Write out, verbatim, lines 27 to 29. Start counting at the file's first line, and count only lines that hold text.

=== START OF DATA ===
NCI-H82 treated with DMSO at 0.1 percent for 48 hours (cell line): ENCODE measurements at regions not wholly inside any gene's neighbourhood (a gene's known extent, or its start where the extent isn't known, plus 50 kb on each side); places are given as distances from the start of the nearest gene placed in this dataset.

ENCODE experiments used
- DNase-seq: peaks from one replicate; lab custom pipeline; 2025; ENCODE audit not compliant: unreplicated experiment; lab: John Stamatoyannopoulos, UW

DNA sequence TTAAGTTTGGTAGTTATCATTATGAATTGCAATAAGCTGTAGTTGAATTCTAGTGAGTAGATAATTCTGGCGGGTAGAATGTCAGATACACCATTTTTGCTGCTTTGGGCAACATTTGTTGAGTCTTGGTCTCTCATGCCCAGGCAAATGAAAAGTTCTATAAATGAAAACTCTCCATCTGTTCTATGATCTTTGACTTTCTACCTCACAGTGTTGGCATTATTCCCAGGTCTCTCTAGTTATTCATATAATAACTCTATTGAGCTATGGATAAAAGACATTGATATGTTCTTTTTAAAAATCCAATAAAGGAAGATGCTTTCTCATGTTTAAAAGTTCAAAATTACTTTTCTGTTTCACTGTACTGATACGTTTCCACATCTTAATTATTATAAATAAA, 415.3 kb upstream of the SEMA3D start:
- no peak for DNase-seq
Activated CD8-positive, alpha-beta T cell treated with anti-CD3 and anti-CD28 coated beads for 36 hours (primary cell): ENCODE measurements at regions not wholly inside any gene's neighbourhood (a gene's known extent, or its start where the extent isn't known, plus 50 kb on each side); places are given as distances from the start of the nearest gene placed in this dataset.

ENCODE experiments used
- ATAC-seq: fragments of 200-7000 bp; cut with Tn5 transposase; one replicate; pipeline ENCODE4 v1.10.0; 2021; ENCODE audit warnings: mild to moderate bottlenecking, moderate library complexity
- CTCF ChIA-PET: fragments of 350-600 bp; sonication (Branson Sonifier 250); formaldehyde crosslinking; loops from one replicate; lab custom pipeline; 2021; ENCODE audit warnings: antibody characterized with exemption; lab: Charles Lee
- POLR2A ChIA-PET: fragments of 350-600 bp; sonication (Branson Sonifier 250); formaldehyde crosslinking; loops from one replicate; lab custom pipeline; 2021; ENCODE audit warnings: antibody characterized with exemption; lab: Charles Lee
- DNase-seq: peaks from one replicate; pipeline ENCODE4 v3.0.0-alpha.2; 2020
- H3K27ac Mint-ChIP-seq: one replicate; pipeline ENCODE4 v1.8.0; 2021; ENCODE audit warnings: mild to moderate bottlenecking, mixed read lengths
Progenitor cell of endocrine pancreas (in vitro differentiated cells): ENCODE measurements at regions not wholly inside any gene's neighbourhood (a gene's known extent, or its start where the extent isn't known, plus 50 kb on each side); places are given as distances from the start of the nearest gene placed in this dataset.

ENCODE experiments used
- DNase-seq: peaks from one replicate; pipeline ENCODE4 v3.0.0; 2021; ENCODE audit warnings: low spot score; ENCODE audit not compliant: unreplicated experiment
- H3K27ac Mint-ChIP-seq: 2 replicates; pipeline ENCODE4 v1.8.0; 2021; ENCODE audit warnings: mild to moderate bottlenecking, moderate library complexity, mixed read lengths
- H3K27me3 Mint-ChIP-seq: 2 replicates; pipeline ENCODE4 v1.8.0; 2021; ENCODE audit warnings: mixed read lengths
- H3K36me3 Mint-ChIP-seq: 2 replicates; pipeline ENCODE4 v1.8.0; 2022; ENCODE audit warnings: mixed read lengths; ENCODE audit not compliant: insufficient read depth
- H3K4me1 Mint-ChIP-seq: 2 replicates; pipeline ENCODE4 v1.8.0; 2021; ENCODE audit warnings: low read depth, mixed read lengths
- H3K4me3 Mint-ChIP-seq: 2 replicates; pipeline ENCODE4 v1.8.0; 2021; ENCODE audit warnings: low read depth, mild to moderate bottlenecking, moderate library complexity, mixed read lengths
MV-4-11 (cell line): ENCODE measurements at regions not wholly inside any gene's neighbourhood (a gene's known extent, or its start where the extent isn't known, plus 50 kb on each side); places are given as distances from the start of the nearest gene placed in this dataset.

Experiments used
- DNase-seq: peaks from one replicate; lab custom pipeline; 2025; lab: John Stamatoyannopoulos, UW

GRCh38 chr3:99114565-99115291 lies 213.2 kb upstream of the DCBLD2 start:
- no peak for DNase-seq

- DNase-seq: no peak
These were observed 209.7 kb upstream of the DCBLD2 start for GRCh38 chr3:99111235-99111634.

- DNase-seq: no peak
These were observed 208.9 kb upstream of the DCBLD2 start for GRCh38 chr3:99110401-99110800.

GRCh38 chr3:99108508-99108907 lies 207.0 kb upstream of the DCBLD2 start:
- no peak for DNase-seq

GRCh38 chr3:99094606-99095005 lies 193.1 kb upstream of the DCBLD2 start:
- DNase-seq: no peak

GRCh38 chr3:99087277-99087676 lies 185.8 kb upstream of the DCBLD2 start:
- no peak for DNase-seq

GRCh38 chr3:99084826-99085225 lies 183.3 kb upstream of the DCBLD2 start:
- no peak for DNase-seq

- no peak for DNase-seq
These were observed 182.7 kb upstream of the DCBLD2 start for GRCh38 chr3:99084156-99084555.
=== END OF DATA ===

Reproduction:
These were observed 209.7 kb upstream of the DCBLD2 start for GRCh38 chr3:99111235-99111634.

- DNase-seq: no peak
These were observed 208.9 kb upstream of the DCBLD2 start for GRCh38 chr3:99110401-99110800.